Boost logo

Boost :

Subject: Re: [boost] Interest in boost.deepcopy
From: Dave Abrahams (dave_at_[hidden])
Date: 2011-11-02 18:20:59

on Wed Nov 02 2011, (David A. Greene) wrote:

> Dave Abrahams <dave_at_[hidden]> writes:
>> on Mon Oct 24 2011, Allan Johns <> wrote:
>>> Just gauging initial interest in a boost.deepcopy library
>> <pet peeve alert>
>> Sorry to slam this idea out of the gate, but the whole notion of a
>> "deep copy" is broken and wrong (in my humble opinion). When you say
>> you're going to "deep copy" an object it shows you don't understand
>> the boundaries of that object's value. The object's value is copied
>> by its copy constructor, and compared by its operator== (assuming it
>> has one). If your "deep copy" extends beyond the boundaries of the
>> value, there's no way of knowing how far it should extend.
> Fascinating discussion. I'm curious about your statement here. Do you
> object to "deep copy" as implemented in a copy constructor or the notion
> of "deep copy" of some aggregate data structure in general?

I object to the terms "shallow copy" and "deep copy," because they're
imprecise, and because they tend to confuse the notion of copying (full
stop), which is fundamental and well-defined. I want to be able to talk
about "copying this list of pointers" without someone saying "wait, do
you mean a deep or a shallow copy?" And when they do say that, what do
you suppose "shallow" and "deep" mean? It isn't clear:

* shallow might mean that the two lists share storage, so that changing
  the first pointer in the original list changes the first pointer in
  the copy.

* shallow might mean merely that no effort is made to clone the objects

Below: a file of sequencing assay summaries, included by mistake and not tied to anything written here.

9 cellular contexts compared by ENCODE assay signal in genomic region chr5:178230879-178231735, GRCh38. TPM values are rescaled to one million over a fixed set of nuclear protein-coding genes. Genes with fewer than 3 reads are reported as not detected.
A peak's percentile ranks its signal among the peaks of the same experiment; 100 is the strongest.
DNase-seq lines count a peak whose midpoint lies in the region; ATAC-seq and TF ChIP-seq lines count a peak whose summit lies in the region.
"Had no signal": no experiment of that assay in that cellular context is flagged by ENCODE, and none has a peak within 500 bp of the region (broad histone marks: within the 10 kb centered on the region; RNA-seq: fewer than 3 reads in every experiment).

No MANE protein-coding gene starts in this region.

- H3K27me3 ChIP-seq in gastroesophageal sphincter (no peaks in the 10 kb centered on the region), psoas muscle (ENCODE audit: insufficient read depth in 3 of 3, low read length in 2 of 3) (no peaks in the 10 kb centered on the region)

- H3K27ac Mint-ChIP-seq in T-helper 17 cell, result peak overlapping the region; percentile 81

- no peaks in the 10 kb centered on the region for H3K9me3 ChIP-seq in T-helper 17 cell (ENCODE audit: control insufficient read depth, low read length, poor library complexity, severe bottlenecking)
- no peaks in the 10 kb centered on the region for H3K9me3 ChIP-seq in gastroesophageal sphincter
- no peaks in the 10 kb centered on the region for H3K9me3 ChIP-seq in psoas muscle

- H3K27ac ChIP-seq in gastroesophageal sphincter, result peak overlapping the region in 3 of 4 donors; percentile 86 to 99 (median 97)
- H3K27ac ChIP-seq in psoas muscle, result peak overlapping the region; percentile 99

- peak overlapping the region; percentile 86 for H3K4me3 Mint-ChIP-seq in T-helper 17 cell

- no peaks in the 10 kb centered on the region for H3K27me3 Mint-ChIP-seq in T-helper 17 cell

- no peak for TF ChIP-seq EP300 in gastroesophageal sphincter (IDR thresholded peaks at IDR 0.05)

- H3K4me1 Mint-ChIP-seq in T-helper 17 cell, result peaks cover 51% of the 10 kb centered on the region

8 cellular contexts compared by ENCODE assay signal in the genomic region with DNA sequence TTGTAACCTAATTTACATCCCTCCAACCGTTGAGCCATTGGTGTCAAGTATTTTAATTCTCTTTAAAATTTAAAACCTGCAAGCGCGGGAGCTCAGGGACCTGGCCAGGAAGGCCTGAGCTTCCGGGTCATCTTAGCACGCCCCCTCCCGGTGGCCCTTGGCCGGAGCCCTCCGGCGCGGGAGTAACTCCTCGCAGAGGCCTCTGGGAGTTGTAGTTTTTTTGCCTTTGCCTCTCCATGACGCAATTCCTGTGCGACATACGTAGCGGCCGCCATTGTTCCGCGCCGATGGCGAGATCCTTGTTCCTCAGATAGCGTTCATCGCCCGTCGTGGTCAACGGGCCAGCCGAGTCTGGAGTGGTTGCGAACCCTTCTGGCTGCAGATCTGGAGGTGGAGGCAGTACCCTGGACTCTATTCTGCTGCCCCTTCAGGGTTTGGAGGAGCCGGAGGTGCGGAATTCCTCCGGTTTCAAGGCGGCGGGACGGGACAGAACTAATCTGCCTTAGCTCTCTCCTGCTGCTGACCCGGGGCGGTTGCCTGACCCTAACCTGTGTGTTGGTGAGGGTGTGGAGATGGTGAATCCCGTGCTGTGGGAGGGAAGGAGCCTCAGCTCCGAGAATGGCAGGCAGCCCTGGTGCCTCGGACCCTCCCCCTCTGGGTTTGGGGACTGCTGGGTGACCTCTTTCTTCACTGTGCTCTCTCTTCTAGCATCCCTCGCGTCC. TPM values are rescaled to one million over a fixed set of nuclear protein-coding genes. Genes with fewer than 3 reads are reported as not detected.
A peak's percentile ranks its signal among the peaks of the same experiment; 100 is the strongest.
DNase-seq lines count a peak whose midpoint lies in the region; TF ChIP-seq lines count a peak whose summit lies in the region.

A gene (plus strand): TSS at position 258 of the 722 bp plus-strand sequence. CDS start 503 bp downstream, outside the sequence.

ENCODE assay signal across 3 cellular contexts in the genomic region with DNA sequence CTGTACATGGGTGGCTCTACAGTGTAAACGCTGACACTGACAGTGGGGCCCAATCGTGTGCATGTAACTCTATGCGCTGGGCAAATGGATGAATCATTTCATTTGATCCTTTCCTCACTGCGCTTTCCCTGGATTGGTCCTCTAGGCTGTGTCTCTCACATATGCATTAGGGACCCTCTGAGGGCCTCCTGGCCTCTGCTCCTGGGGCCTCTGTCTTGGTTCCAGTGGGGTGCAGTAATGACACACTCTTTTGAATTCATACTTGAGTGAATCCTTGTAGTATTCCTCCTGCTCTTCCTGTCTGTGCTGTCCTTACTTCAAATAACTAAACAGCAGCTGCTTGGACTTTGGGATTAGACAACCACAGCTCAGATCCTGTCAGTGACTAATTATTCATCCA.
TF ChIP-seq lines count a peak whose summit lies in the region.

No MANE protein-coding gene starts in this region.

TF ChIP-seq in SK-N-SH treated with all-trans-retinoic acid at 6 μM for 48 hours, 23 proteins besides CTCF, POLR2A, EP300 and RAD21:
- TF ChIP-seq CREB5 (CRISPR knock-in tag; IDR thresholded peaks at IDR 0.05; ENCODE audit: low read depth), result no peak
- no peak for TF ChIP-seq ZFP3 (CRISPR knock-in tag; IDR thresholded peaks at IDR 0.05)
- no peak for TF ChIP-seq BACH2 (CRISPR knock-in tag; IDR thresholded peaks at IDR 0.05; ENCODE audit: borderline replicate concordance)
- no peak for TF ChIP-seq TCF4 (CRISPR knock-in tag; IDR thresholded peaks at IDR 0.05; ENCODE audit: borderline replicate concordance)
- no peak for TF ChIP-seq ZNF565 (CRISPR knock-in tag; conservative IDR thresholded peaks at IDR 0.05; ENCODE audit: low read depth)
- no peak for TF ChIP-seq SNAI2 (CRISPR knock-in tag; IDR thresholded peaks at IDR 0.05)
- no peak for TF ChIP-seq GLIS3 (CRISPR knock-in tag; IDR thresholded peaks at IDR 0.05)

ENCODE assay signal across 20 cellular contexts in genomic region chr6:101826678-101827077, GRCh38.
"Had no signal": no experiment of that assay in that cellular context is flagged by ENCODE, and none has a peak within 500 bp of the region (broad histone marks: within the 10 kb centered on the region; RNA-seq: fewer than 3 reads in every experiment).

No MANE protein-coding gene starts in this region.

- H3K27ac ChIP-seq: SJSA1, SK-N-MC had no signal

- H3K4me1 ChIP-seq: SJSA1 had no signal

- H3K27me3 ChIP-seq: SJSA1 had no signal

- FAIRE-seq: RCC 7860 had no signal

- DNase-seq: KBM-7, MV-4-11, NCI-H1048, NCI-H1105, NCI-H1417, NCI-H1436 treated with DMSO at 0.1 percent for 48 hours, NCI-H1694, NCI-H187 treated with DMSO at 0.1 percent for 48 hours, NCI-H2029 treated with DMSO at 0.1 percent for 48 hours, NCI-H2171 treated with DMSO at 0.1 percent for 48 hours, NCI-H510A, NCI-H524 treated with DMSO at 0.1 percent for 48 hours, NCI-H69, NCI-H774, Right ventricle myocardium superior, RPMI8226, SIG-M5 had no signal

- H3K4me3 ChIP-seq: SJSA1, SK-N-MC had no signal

being pointed to by the list elements (i.e. ordinary std::list<T*>

So then I need to ask for a definition of shallow/deep. The whole thing
is a mess that arises all the time in languages with mutation but
without an intrinsic notion of value semantics, but there's no reason we
should go into that territory in C++.

> For example, I have often needed to clone some branch of a tree data
> structure where nodes contain pointers to other nodes. For me this is
> in the context of a compiler and subtree cloning is a convenient way to
> perform code duplication.

Awesome. Cloning a subtree is a well-defined operation. If nodes in
the tree happen to contain pointers that aren't part of the tree's
parent/child/sibling link structure, I know they get copied bitwise and
that's the end of it.

> In the past I have implemented a virtual clone() member for each kind
> of tree node in order to get polymorphic behavior. clone() clones
> child nodes and all that.
> If your objection covers cases like the above, I am very interested in
> alternative solutions.

It might make sense to create a class that encapsulates a subtree and
whose copy ctor implements the clone operation. Then again, it might
not; depends on your application.

Dave Abrahams
BoostPro Computing

Boost list run by bdawes at, gregod at, cpdaniel at, john at